Once again, like so many other times in my life, I bounced back (and not just from car hoods). Resilience extended to jumping on the wagon. To his great credit, my father did the same thing, kicking his alcohol habit in time to ensure I had just a messed-up upbringing, instead of messed-up and fatherless.

I still love alcohol, just not having it. I like being around drunk people; just because I don’t drink doesn’t mean they can’t have fun. I often volunteer to be designated driver. Life’s too short to not appreciate those who can get away with something.

So let’s raise a glass—to identity, resilience, sobriety, and alcohol.


Identity and Resilience, Part Three: My Collegiate Crisis

Okay, so everybody goes through an identity crisis in college, right? These are the formative years, a time of nascent adulthood and three-drink bisexuals.

I’ve been thinking about college not only because my oldest daughter is about to embark on her search for one, but also because of my recent explorations with identity and resilience. It’s been a long time since I figured out who I am—although it hasn’t been all that long since becoming comfortable with certain aspects of what I figured out.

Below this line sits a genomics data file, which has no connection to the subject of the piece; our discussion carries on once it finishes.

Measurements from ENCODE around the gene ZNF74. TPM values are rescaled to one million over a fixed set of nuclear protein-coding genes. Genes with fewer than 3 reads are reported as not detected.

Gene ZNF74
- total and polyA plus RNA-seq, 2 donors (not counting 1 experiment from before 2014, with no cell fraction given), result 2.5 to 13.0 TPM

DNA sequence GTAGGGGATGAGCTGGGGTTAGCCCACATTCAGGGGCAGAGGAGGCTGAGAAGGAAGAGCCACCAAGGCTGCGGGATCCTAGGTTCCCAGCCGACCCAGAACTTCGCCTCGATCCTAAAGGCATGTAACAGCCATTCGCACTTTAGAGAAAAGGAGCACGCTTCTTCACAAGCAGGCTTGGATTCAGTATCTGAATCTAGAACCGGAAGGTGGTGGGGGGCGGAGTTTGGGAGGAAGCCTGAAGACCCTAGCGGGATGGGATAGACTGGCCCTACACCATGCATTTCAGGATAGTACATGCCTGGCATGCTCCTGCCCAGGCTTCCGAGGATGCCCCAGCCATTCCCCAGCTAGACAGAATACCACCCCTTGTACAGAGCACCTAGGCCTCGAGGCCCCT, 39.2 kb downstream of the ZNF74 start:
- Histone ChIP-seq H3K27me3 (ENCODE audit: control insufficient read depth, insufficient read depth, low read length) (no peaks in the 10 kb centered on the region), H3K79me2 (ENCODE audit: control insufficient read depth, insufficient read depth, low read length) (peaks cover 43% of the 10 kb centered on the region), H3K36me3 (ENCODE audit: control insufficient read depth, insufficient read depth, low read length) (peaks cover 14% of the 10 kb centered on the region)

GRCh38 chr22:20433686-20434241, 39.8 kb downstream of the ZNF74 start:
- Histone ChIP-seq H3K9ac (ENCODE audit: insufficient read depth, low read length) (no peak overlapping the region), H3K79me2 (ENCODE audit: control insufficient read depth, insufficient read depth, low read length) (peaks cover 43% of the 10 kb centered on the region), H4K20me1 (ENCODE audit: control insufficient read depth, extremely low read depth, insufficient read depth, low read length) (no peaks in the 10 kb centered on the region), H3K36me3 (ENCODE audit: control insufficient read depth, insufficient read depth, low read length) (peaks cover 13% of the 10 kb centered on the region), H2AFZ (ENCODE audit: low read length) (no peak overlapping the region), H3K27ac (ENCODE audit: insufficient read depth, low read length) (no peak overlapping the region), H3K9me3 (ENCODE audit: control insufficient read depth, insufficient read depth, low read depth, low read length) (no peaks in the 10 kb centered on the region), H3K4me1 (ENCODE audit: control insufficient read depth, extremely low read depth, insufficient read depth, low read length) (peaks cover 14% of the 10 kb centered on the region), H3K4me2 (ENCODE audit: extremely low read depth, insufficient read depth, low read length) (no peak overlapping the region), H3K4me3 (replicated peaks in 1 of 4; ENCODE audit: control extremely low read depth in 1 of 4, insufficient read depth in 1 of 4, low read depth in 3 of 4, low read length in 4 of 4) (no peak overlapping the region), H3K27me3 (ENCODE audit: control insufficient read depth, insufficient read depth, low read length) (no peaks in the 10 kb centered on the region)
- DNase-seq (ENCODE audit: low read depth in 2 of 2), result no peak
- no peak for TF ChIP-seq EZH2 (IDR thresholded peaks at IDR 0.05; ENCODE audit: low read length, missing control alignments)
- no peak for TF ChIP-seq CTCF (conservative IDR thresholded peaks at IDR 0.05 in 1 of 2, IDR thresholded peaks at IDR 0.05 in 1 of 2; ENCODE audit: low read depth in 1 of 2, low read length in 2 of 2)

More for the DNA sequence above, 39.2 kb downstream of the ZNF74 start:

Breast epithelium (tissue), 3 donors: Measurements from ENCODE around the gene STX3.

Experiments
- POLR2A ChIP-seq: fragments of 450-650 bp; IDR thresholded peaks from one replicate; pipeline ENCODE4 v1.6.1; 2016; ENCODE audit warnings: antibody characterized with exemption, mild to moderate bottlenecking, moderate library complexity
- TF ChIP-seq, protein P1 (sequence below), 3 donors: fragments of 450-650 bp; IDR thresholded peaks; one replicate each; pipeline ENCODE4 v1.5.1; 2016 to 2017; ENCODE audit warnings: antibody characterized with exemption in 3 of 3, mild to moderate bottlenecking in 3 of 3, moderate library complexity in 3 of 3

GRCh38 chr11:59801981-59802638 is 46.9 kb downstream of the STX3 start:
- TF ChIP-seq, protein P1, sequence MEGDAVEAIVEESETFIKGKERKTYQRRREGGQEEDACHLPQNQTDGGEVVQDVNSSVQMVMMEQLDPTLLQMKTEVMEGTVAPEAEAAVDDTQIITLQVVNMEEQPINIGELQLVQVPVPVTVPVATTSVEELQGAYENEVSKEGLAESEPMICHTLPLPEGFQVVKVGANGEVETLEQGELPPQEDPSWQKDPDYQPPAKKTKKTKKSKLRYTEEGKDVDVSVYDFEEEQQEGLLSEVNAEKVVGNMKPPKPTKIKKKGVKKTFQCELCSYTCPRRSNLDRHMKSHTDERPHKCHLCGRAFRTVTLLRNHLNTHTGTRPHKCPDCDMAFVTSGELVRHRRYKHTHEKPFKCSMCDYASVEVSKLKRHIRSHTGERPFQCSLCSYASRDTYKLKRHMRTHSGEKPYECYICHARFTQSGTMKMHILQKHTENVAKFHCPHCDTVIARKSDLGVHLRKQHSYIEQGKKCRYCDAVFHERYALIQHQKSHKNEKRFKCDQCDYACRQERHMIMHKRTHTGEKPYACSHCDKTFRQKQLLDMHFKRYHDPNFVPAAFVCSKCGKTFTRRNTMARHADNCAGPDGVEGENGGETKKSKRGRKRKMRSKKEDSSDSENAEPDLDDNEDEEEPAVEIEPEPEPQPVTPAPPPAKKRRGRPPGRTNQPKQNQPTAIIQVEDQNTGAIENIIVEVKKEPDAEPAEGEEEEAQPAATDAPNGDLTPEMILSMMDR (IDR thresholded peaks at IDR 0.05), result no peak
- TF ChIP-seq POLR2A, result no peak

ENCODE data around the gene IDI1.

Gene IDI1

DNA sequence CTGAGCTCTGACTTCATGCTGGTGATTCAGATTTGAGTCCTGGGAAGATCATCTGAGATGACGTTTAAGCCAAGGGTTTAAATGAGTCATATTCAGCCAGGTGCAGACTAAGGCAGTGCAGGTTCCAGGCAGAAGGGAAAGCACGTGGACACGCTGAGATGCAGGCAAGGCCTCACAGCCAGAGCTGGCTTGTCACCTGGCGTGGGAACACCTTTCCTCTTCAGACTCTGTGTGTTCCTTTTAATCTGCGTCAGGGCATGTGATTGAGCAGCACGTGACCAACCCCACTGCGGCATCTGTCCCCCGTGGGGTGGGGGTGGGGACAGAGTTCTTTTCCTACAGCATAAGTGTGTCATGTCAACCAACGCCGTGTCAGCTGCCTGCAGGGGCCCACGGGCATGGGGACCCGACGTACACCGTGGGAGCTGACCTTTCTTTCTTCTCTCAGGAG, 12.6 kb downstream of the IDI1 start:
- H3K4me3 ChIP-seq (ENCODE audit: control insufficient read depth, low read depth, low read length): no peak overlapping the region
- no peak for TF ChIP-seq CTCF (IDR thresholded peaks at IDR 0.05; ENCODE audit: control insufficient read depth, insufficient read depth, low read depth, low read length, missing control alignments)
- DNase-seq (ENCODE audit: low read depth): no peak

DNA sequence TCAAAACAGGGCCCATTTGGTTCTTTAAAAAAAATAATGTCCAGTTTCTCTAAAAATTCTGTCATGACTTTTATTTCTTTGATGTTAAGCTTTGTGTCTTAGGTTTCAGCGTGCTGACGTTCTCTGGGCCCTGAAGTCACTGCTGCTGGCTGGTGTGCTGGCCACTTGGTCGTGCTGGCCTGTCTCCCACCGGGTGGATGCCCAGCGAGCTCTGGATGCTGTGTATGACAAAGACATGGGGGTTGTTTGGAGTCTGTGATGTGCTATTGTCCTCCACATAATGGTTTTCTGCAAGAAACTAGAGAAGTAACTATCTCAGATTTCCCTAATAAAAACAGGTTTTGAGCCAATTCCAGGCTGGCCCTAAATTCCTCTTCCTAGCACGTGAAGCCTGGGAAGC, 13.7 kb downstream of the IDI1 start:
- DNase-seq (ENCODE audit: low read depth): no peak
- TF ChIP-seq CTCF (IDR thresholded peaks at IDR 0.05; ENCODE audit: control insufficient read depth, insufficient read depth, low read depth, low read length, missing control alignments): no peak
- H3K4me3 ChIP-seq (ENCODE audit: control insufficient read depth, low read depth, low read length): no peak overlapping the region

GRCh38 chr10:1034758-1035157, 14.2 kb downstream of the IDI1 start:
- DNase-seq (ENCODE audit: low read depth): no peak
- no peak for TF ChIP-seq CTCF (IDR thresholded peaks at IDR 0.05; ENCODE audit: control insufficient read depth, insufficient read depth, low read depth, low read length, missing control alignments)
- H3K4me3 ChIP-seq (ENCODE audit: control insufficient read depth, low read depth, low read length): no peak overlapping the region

Who and what am I?

Well, I’m mixed-race black and white. I can be shy, I see myself as an extroverted introvert, and I’m a filmmaker, wife, mom, and lover of solitude. These are all aspects of myself that are and were easy to appreciate. I’m also a queer chick who spent about 18 years drinking heavily then stopped (pretty much cold turkey—I’ll save the crazy AA stories for another time).